San Antonio – It was Kelly Baker’s sophomore year when the former St. Mary’s University softball standout jotted down some goals on a note card at the request of coach Donna Fields.

Among the thoughts she scribbled? To “make a mark” at St. Mary’s.

“I wanted people to remember who I was when I left,” she said. “I wanted them not only to remember the athlete I was, but also the person I was.”

Check and check.

Baker has been named the Heartland Conference Woman of the Year, the league announced this week. The prestigious honor is awarded annually to a student-athlete who distinguishes herself throughout her collegiate career in the areas of academic achievement, athletics excellence, community service and leadership.

She beat out four other candidates for the award, as voted on by the Heartland Conference’s senior woman administrators. Baker, a native of Arlington, Texas, will now serve as the conference’s nominee for the NCAA’s National Woman of the Year award.

“Winning this award really makes me feel like I accomplished that goal to make my mark,” said Baker, a catcher who graduated in May with a degree in exercise and sport science.

Baker had done more than enough to make such an impression through her play on the field, becoming a four-time All-Heartland Conference selection and helping lead St. Mary’s to the NCAA Division II South Central Region Softball Tournament as a senior in 2011.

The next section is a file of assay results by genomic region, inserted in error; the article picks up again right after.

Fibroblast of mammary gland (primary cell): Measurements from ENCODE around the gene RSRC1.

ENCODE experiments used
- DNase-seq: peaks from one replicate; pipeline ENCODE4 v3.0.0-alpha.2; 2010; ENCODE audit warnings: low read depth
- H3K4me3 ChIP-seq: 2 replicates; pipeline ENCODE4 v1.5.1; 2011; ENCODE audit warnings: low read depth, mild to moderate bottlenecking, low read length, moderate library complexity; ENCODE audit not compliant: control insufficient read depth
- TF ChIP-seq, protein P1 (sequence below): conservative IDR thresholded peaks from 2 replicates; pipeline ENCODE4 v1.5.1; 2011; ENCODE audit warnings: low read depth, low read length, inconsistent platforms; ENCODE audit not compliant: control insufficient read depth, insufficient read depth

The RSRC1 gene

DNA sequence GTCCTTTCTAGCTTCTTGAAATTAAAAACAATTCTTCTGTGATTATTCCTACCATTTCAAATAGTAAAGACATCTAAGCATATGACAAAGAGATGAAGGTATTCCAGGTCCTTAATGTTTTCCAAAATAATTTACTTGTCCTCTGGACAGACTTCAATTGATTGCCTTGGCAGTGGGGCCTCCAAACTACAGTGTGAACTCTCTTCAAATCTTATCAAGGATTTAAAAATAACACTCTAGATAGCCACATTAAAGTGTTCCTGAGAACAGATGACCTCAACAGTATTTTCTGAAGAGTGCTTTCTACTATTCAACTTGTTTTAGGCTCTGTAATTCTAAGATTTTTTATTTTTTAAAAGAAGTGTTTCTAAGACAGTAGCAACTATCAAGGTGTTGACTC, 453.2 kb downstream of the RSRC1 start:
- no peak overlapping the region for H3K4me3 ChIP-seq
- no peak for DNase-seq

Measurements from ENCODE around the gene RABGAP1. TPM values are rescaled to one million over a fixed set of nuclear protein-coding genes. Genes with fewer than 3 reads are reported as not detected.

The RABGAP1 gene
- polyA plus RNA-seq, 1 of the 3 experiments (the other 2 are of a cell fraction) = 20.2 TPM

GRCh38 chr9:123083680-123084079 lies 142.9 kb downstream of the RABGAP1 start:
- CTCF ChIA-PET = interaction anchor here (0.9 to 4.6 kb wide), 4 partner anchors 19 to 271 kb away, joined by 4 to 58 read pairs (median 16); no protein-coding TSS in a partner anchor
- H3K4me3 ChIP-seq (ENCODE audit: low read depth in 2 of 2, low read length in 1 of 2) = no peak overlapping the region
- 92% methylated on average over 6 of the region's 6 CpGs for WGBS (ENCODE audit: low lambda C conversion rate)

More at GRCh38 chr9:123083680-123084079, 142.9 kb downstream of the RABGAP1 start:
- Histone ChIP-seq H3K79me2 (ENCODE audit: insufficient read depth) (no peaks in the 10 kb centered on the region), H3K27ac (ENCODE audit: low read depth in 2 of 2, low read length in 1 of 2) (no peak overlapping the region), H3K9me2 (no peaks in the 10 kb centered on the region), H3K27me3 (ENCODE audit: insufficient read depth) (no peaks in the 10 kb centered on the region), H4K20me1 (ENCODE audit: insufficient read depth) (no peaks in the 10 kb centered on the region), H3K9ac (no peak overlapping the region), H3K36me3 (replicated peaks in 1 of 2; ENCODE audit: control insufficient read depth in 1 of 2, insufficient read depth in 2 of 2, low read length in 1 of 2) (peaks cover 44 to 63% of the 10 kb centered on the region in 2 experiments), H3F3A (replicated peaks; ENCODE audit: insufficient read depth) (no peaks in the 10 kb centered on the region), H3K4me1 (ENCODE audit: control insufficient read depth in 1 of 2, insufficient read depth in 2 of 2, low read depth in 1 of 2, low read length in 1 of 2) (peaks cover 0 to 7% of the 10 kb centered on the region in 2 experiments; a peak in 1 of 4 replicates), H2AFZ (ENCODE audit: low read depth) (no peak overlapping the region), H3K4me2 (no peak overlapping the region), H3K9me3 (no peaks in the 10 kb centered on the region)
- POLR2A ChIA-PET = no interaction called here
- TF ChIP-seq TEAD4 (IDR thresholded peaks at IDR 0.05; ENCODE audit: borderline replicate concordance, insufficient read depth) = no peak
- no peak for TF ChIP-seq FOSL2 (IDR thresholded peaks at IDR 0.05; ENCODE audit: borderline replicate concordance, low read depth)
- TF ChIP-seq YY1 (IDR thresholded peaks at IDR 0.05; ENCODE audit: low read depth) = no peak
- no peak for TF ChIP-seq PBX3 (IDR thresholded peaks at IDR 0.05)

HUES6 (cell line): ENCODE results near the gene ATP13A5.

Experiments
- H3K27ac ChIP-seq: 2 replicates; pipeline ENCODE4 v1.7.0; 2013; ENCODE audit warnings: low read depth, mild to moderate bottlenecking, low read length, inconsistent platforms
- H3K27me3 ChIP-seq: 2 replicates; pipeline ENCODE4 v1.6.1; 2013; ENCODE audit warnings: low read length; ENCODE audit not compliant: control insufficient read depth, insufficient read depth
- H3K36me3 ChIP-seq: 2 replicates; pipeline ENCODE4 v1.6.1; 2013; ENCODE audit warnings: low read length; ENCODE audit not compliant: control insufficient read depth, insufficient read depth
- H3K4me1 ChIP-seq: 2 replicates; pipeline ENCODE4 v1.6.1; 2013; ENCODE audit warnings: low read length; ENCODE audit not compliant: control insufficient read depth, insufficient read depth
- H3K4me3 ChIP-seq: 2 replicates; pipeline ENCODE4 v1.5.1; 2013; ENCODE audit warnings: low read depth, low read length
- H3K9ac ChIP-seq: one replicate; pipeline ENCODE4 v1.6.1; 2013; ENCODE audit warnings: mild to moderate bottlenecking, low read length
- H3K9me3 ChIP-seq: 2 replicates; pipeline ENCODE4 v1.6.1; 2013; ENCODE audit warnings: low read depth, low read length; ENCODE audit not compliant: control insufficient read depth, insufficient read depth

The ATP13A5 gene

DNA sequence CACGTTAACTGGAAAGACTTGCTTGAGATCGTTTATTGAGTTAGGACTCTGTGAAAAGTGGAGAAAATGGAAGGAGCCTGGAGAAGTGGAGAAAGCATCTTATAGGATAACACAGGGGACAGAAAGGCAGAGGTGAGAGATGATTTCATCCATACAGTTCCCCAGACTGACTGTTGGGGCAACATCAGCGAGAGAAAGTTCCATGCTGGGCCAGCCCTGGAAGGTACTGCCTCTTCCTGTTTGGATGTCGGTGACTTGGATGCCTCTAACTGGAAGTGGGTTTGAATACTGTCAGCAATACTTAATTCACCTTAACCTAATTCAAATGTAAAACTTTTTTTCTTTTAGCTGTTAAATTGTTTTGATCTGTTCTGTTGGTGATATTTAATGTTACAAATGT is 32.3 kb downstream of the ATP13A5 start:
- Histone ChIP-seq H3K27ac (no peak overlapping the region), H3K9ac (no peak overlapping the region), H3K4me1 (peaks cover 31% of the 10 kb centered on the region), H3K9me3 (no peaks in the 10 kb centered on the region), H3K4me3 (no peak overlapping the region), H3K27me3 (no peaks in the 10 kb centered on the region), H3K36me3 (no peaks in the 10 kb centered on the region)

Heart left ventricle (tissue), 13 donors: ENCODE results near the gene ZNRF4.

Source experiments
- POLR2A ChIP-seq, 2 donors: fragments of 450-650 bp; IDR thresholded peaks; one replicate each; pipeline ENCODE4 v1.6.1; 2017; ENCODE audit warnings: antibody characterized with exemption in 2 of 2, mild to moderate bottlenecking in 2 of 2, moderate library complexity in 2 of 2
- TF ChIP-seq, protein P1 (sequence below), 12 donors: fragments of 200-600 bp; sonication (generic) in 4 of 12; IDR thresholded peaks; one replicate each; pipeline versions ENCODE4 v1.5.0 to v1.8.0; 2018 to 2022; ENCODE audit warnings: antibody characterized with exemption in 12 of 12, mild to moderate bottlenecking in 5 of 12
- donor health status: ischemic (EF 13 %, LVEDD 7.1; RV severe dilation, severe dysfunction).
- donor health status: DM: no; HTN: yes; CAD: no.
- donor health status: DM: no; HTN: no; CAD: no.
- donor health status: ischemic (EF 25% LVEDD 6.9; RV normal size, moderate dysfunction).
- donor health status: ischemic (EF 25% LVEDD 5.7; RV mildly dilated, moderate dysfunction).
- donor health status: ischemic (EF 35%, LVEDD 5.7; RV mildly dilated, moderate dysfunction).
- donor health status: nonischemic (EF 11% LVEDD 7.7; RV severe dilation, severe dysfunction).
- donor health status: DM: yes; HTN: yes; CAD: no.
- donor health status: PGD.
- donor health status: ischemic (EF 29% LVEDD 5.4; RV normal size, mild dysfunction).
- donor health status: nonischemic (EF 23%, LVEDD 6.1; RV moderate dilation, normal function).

She also graduated as the program’s record holder for career walks (100) and career putouts (1,041), and ranks fifth in games started (239).

But Baker never wanted to be identified only as an athlete, and her work in the classroom and in the community spoke to that ambition.

She maintained a 3.82 grade-point average as an undergraduate, paving the way for her to become a four-time member of the Heartland Conference Presidents’ Honor Roll. She was also picked three times for the CoSIDA/ESPN the Magazine Academic All-District team.

Perhaps closest to her heart, however, was the work she did in the community. Baker was active in numerous community service activities, including working with Habitat for Humanity, working as a CCD teacher at St. Vincent DePaul Catholic Church and assisting the Continuing the Heritage project.

It was through Continuing the Heritage that Baker was introduced to a group of school bus drivers whose communal garden needed some work.

“My junior year, we went and cleaned up their garden,” recalled Baker, who plans to pursue a career as a physical therapist. “Before we got there, it needed help. You couldn’t even tell it was a garden. It just looked like land with overgrown brush.

“We went back our senior year to that same place, and you could see the work we did. They had even added to the stuff we grew. It was nice to see that garden flourish, knowing that we made a difference.”

And that she had left her mark.

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